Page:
1864 Confederate Flag Returned to Georgia:
Free April 21 Dedication includes Civil War Enactment
It was a typical day at Fort McAllister Historic Park when a visitor's question stopped Manager Danny Brown in his tracks. He had just been asked if he would like to have the original flag that once flew above the Confederate fort.
"From time to time, we are approached by people saying they have something important to donate, and you never know if they're for real," said Brown. "So I was quite excited. I told him we'd love to have it. It was a historian's dream come true."
Robert Clayton of Maine was visiting the Civil War fort to determine if it was the best home for his rare artifact. After moving into his father's house, he was going through a closet when he and his son discovered cardboard boxes containing old letters and flags. Clayton learned that he had inherited an original Confederate flag captured by his great grandfather, Union Major William Z. Clayton, in 1864.
For nearly 150 years, the flag remained in the Clayton family, along with a hand-written note from the Union soldier requesting that it someday be returned to Atlanta or Savannah.
"During the war, my great grandfather had lost a Bible that was returned to him," said Clayton. "I guess this is our way of returning the favor. I felt good about sending it back."
To celebrate the flag's return to Fort McAllister, the park is hosting a public dedication and re-enactment at 11 a.m. on Saturday, April 21. Clayton will speak about his discovery, and cannon firings and musket drills will follow throughout the day.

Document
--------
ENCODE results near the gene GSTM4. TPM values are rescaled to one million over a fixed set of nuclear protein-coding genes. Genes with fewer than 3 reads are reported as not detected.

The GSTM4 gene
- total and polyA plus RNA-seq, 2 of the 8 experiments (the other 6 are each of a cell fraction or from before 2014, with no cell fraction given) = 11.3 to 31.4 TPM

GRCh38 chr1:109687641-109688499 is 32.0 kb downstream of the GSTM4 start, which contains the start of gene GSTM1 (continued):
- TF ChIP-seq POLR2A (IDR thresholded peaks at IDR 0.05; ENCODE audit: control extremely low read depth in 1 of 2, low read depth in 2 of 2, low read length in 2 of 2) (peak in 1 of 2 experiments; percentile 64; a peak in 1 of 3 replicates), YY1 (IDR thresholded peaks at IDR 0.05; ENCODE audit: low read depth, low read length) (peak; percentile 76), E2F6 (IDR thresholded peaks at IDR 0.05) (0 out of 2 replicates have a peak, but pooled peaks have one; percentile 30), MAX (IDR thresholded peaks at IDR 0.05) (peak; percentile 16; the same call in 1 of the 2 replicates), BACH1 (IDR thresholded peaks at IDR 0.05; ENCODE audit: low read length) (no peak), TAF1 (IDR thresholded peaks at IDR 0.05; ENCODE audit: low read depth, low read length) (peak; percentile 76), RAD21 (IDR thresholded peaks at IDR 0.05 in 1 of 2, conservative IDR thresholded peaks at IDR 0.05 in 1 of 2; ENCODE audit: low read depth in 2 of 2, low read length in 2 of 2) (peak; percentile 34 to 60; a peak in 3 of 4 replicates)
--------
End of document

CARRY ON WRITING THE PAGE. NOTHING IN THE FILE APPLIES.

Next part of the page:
"Donations of this importance are very rare, especially when people are now selling artifacts online," said Brown. "We are fortunate that Mr. Clayton wanted to honor his ancestor's wishes and share this piece of history with all of us."
The flag was first presented to Confederate troops by Mary Knox of Savannah, as reported in the Savannah Daily Morning News on April 4, 1862. After careful restoration by the state of Georgia's Preservation Lab nearly 150 years later, it was mounted inside Fort McAllister's museum in February of this year. Park staff waited until this April to host the ceremony so that Clayton's family could attend and to coincide with the sesquicentennial commemoration of the American Civil War. Admission to the park will be free during the April 21 event.
Located south of Savannah on the Ogeechee River, Fort McAllister Historic Park showcases the best-preserved earthwork fortification of the Confederacy. The earthworks were attacked seven times by Union ironclads but did not fall until 1864 -- ending Gen. William T. Sherman's "March to the Sea." Visitors can explore the grounds with cannons, a hot shot furnace, bombproof, barracks and mortar emplacement, as well as a museum.
Nestled among giant live oaks and salt marsh, the park is a beautiful location for camping, fishing, boating and picnicking. Three cottages sit on stilts near the marsh. The shaded campground is bordered by tidal Redbird Creek, a boat ramp, fishing dock and nature trail. A large picnic area offers river views and playgrounds, while another boat ramp provides access to the Ogeechee River. To learn more, visit GeorgiaStateParks.org or call 912-727-2339. For this complete Georgia DNR article, Click Here.